The intestinal disaccharidase complex is obtained from the small intestine mucosa of pigs by tryptic digestion, precipitation from 66% strength ethanol at -20° C., taking up the precipitate in 100 mM phosphate buffer (pH 7.0) and finally carrying out dialysis against the same buffer.
100 μl of a dilute solution of the intestinal disaccharidase complex in 0.1 M maleate buffer (pH 6.25) are added to 10 μl of a sample solution, which is made up so that the extinction of the test mixture is at least 10% but not more than 25% below that of the 100% value, and the mixture is pre-incubated for 10 minutes at 37° C. The activity of the dilute solution of the disaccharidase complex must be adjusted to 0.1 SU/ml.
One saccharase unit (SU) is defined as that enzyme activity which splits one μmol of sucrose per minute at 37° C. and thus results in the release of 1 μmol of glucose, which is determined in the test, and 1 μmol of fructose, which is not determined in the test.
The saccharolytic reaction is then started by adding 100 μl of a 0.4 M solution of sucrose in 0.1 M maleate buffer (pH 6.25) and, after an incubation period of 20 minutes at 37° C., is stopped by adding 1 ml of glucose dehydrogenase reagent (lyophilised glucose dehydrogenase/mutarotase mixture and 331.7 mg of β-nictinamide-adenine dinucleotide (free acid), dissolved in 250 ml of 0.5 M tris buffer of pH 7.6). In order to detect the glucose, the mixture is incubated for 30 minutes at 37° C. and is then analysed by photometry at 340 nm against a reagent blank (with enzyme but without sucrose).
In order to enable the content of the oxidation product according to the invention, that is to say 6-amino-6-deoxy-L-sorbose, in the supernatant liquor of the culture to be determined from the inhibition found in the saccharase inhibition test, increasing amounts of pure 6-amino-6-deoxy-L-sorbose were employed in the saccharase inhibition text, under otherwise identical conditions, and the inhibition found was plotted in percent against the concentration of 6-amino-6-deoxy-L-sorbose in the test. A hyperbolic inhibitory curve was obtained. The inhibitor concentration which resulted in a 50% inhibition of the saccharase from the small intestine mucosa of pigs was determined from this standard curve as 1.2 μg of 6-amino-6-deoxy-L-sorbose/ml of test batch. The standard curve was used as the basis for the determination of the content of 6-amino-6-deoxy-L-sorbose in the supernatant liquor of the culture.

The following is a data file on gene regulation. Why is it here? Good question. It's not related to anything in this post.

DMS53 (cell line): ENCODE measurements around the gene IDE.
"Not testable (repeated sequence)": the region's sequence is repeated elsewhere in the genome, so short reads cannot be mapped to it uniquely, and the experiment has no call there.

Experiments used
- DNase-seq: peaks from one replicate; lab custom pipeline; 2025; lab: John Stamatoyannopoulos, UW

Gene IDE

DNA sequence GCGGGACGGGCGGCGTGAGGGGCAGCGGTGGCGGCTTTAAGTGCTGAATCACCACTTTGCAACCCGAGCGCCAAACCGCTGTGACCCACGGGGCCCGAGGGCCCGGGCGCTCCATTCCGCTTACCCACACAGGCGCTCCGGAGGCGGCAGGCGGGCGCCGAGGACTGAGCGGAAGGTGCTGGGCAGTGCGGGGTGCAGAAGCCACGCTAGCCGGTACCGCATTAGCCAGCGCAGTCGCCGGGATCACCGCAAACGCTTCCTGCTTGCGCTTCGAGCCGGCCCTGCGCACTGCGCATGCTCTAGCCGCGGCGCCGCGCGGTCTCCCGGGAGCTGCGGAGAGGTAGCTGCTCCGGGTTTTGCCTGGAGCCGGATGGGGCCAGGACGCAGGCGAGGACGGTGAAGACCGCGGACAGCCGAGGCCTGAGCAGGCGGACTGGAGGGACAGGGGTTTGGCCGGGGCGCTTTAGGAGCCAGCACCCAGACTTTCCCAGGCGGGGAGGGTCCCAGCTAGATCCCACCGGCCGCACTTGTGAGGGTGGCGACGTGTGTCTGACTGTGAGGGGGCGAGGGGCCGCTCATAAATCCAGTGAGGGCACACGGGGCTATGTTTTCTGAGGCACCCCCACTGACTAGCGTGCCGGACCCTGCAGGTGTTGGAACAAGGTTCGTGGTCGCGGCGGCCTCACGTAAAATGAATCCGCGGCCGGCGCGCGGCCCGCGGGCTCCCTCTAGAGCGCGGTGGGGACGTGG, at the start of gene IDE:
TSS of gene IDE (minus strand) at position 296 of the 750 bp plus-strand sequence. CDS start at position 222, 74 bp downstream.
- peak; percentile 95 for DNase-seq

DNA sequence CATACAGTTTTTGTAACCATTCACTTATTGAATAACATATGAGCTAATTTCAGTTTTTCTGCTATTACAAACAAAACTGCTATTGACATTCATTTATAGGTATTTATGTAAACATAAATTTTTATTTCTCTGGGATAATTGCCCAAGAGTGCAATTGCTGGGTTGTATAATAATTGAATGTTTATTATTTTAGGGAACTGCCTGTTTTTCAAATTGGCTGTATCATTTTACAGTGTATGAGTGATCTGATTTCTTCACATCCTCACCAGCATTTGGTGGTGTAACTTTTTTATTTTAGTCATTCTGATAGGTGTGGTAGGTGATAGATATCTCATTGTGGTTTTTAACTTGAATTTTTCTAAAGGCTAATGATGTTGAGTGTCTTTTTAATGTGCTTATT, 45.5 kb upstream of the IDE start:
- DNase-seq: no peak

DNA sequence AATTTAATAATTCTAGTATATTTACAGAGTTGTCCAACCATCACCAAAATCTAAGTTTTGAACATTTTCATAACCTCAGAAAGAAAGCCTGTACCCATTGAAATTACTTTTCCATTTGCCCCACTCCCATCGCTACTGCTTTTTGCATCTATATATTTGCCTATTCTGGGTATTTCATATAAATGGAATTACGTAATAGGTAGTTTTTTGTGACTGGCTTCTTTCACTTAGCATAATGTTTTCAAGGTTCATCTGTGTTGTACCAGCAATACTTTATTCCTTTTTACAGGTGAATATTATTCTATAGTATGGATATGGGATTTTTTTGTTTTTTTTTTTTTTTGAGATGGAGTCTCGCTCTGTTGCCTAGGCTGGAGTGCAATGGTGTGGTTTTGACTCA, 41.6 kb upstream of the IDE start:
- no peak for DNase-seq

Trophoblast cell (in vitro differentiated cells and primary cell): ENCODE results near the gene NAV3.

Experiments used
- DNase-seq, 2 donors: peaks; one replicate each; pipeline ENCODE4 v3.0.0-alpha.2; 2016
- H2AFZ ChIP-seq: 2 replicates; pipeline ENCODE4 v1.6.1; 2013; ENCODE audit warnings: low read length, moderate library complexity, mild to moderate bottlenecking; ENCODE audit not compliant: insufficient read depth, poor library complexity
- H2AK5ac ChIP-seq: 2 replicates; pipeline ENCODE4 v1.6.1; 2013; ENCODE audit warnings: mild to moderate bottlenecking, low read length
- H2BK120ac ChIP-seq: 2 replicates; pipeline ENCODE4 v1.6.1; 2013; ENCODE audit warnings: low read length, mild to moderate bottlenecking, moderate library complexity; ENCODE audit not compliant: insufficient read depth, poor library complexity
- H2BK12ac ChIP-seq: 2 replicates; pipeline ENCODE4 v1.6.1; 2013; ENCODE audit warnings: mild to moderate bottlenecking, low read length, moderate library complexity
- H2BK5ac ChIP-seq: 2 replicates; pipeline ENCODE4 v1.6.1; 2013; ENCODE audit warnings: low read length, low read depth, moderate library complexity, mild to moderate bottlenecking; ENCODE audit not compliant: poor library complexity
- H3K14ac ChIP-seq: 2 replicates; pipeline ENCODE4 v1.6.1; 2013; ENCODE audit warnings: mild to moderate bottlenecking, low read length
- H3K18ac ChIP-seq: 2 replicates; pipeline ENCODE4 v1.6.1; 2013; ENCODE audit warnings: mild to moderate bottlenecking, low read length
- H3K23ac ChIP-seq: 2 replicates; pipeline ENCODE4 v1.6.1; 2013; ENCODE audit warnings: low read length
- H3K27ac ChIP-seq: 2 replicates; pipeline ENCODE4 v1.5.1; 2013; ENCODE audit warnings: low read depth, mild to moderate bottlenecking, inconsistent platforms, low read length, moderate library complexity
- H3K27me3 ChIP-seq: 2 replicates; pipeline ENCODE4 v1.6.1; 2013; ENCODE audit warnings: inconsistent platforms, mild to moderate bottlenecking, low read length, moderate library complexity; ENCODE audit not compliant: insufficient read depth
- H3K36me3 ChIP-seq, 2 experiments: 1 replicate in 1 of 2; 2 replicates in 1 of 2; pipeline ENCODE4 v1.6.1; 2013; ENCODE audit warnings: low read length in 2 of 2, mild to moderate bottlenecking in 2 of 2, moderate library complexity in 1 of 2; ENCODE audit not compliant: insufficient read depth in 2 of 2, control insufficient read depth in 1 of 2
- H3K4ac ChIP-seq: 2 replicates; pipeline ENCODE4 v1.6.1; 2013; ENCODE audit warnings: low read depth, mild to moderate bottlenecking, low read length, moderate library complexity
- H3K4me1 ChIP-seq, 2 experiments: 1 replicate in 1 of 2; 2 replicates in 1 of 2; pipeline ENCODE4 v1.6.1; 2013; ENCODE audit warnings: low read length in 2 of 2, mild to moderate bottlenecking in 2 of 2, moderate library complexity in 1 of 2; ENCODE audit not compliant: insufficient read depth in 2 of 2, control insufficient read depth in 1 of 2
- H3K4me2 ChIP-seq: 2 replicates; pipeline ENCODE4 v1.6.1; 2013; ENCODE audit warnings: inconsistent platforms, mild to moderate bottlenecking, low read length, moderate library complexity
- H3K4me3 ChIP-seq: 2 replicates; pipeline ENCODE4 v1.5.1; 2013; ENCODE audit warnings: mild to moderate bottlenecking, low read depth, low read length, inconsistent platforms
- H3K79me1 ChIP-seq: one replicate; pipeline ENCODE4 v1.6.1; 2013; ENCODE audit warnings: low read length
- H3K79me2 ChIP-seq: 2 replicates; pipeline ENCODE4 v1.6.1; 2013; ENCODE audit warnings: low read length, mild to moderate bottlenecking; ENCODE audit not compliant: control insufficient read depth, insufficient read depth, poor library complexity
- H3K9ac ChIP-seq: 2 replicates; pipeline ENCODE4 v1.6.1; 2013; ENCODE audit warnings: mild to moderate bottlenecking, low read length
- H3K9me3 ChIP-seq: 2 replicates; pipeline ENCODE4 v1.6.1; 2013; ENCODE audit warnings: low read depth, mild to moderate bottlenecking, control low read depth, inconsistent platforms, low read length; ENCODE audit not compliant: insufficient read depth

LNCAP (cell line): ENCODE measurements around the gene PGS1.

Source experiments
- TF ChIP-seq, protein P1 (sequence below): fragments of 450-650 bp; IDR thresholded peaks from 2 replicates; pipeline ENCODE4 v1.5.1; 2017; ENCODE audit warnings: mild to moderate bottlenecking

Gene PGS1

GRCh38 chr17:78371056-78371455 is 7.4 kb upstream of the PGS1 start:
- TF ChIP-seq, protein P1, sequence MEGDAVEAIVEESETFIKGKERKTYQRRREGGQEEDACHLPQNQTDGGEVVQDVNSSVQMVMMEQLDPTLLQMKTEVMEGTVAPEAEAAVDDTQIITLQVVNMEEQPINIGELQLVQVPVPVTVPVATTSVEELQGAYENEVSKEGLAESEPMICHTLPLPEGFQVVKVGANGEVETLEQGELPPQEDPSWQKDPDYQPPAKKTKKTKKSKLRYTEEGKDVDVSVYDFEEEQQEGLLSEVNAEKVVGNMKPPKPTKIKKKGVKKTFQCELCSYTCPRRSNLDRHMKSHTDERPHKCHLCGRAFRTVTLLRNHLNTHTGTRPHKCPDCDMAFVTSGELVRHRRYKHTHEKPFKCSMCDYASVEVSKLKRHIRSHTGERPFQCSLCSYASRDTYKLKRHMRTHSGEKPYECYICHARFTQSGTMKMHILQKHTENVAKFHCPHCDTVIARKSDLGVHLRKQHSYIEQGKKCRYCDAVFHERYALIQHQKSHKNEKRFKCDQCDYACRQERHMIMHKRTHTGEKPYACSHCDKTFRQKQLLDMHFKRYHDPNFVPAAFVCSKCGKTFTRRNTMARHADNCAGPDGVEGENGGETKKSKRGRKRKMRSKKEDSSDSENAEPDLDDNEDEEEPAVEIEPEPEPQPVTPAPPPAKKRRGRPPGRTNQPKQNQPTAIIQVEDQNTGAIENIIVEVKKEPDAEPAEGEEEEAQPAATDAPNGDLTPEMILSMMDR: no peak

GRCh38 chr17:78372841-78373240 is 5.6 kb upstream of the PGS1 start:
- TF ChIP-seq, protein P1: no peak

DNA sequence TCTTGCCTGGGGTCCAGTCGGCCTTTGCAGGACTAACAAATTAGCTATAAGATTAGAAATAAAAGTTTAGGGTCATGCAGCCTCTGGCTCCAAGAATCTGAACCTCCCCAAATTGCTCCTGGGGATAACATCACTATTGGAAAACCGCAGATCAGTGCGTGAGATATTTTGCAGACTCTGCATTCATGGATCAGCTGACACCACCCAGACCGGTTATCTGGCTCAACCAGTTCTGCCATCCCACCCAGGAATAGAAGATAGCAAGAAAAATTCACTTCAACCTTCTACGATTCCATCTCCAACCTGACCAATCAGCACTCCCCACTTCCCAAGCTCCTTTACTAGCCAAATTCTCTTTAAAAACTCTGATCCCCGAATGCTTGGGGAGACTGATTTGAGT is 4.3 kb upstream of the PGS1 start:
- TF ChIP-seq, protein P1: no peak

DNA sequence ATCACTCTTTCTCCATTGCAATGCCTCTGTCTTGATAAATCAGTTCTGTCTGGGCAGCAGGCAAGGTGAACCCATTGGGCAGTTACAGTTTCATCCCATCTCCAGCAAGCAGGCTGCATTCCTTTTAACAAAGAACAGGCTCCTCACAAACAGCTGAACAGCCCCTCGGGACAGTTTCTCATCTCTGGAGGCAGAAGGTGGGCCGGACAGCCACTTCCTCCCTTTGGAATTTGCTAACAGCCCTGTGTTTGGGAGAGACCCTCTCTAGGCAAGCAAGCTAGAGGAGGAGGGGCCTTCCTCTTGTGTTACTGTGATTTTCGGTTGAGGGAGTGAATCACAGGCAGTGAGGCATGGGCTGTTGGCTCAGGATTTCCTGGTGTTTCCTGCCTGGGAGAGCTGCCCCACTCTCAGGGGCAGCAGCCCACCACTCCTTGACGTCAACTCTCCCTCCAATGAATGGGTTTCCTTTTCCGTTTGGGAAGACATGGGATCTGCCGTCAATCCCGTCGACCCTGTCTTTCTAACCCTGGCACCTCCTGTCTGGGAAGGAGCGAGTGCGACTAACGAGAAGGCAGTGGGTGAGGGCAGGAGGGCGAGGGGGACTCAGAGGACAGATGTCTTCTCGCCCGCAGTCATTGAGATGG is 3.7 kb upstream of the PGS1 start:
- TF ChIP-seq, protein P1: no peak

The 6-amino-6-deoxy-L-sorbose obtained according to the invention is isolated from the culture solution as follows: The cell mass is filtered off or centrifuged off and the supernatant liquor is passed through a column containing acid ion exchanger and rinsed with water. Elution is then carried out with 0.3 N hydrochloric acid and the eluate is concentrated. After adding ethanol, the hydrochloride of 6-amino-6-deoxy-L-sorbose crystallises out. The compound obtained according to the invention has physical data which are the same as those quoted in the literature:
melting point: 127° to 129° C. (with decomposition).
If it is intended to carry out further processing of the compound to be prepared according to the invention to 1-deoxy-nojirimicin, isolation can be dispensed with. For this purpose, the clear solution, after removal of the cell mass, is hydrogenated with a catalyst, such as Pd-on-charcoal, Raney nickel or PtO2, and with hydrogen under a pressure of 1 to 80 bars. After removing the catalyst, 1-deoxy-nojirimicin is isolated by chromatography on an acid ion exchanger. The 1-deoxy-nojirimicin thus obtained agrees with authentic samples in respect of all the physical characteristics.
1-Deoxynojirimycin is identical with 2-Hydroxymethyl-3,4,5-trihydroxypiperidine and is useful as an antidiabetic agent and as an inhibitor of increased lipid biosynthesis U.S. Pat. No. 4,065,562).
In both working up procedures, unconverted 1-amino-1-deoxy-D-glucitol or its salts are recovered by the chromatography on an ion exchanger and can be re-used as starting material for the process according to the invention.